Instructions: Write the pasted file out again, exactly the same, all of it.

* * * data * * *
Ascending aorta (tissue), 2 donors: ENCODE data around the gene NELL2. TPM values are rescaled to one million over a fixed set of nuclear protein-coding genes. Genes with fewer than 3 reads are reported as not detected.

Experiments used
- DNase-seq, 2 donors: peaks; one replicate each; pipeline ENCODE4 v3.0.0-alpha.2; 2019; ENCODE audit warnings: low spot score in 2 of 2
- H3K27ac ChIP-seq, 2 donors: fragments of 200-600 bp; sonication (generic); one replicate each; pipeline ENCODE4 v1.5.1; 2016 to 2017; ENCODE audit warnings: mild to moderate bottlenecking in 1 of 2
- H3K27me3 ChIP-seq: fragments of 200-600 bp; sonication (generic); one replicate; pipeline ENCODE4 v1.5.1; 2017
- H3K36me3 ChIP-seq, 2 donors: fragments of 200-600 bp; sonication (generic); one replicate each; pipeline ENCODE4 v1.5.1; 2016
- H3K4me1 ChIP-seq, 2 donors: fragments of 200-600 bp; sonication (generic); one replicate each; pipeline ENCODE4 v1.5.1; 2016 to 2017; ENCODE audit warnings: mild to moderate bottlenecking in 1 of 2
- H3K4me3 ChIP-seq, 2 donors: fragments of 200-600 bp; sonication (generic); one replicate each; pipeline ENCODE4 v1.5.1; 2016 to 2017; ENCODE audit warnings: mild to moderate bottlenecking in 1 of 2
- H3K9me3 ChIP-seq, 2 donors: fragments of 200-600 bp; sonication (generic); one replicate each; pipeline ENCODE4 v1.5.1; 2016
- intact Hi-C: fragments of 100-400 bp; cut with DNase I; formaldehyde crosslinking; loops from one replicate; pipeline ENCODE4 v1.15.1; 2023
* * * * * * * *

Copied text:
Ascending aorta (tissue), 2 donors: ENCODE data around the gene NELL2. TPM values are rescaled to one million over a fixed set of nuclear protein-coding genes. Genes with fewer than 3 reads are reported as not detected.

Experiments used
- DNase-seq, 2 donors: peaks; one replicate each; pipeline ENCODE4 v3.0.0-alpha.2; 2019; ENCODE audit warnings: low spot score in 2 of 2
- H3K27ac ChIP-seq, 2 donors: fragments of 200-600 bp; sonication (generic); one replicate each; pipeline ENCODE4 v1.5.1; 2016 to 2017; ENCODE audit warnings: mild to moderate bottlenecking in 1 of 2
- H3K27me3 ChIP-seq: fragments of 200-600 bp; sonication (generic); one replicate; pipeline ENCODE4 v1.5.1; 2017
- H3K36me3 ChIP-seq, 2 donors: fragments of 200-600 bp; sonication (generic); one replicate each; pipeline ENCODE4 v1.5.1; 2016
- H3K4me1 ChIP-seq, 2 donors: fragments of 200-600 bp; sonication (generic); one replicate each; pipeline ENCODE4 v1.5.1; 2016 to 2017; ENCODE audit warnings: mild to moderate bottlenecking in 1 of 2
- H3K4me3 ChIP-seq, 2 donors: fragments of 200-600 bp; sonication (generic); one replicate each; pipeline ENCODE4 v1.5.1; 2016 to 2017; ENCODE audit warnings: mild to moderate bottlenecking in 1 of 2
- H3K9me3 ChIP-seq, 2 donors: fragments of 200-600 bp; sonication (generic); one replicate each; pipeline ENCODE4 v1.5.1; 2016
- intact Hi-C: fragments of 100-400 bp; cut with DNase I; formaldehyde crosslinking; loops from one replicate; pipeline ENCODE4 v1.15.1; 2023